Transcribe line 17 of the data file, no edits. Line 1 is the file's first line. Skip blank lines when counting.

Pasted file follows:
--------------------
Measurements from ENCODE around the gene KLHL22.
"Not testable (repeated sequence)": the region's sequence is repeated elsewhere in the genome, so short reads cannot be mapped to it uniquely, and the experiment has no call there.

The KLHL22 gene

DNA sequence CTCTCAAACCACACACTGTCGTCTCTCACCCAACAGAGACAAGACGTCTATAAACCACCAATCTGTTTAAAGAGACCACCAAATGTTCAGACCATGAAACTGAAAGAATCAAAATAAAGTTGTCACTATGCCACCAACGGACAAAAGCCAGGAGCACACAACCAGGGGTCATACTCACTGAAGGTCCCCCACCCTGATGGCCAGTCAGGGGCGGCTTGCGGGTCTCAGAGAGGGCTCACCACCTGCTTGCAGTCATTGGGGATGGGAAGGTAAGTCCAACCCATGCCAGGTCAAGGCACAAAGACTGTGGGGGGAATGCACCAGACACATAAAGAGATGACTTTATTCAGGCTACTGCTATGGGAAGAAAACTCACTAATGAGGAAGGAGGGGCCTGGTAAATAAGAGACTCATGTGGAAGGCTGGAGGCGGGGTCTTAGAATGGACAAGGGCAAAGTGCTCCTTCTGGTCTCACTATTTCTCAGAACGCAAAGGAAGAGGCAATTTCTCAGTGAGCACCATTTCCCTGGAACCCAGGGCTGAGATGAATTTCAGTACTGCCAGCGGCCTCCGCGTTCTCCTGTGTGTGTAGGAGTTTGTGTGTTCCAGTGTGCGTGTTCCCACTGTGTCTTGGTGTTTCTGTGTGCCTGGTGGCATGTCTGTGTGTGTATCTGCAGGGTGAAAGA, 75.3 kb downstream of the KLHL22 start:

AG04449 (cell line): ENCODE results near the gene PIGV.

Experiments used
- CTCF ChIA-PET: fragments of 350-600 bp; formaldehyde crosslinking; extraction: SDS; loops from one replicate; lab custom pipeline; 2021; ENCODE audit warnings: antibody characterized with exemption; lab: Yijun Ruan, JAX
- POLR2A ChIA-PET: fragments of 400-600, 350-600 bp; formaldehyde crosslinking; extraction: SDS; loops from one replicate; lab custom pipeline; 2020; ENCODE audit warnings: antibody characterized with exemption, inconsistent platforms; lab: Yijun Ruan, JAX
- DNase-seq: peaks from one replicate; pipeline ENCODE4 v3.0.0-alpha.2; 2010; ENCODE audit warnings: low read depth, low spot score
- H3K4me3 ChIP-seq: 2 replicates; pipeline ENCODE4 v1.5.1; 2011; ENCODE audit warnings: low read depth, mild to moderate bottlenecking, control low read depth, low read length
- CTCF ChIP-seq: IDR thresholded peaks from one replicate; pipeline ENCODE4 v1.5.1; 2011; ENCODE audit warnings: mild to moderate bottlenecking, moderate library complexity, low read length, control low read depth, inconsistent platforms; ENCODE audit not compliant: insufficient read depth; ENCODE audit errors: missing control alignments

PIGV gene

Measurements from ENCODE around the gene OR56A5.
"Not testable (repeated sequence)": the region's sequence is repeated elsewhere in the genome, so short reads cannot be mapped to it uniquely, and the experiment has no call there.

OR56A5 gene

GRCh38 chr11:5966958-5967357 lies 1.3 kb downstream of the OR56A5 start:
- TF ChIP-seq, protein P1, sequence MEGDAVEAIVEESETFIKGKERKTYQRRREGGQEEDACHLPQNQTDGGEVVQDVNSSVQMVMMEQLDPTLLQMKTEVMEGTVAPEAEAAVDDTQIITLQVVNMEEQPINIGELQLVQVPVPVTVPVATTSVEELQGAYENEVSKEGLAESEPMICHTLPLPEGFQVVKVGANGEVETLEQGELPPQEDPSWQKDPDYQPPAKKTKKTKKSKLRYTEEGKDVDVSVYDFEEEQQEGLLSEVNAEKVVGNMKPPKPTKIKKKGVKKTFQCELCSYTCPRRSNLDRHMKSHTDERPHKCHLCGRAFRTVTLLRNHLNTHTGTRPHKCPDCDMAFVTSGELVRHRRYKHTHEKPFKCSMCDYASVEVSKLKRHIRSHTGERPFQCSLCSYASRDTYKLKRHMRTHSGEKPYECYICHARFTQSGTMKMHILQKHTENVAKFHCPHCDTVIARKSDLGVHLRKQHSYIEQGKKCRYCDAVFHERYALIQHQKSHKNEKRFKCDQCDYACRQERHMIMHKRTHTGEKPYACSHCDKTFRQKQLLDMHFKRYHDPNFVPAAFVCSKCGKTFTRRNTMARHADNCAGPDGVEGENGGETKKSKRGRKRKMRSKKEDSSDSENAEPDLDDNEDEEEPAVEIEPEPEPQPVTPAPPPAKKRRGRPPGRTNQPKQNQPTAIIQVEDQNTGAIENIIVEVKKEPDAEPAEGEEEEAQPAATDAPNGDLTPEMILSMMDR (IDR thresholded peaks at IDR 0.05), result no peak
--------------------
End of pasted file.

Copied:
- TF ChIP-seq, protein P1, sequence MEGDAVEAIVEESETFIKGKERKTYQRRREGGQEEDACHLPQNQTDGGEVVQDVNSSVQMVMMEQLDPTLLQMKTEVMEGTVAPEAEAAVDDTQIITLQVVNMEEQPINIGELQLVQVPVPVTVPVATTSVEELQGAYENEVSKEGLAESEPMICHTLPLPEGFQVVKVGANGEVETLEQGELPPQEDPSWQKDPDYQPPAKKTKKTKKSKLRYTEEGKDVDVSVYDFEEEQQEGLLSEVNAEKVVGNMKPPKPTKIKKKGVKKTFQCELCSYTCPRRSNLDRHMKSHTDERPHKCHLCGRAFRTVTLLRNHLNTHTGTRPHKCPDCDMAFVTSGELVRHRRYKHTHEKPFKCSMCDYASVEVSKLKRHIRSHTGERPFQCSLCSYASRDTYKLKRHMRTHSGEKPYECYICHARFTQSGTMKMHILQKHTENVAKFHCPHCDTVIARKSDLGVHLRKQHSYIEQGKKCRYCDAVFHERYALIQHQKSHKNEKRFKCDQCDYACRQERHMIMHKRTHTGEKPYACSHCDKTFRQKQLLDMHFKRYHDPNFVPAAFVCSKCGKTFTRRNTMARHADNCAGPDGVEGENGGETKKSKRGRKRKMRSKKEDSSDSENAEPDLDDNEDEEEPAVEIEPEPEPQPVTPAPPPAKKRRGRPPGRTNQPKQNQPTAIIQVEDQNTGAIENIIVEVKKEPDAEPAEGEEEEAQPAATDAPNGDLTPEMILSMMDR (IDR thresholded peaks at IDR 0.05), result no peak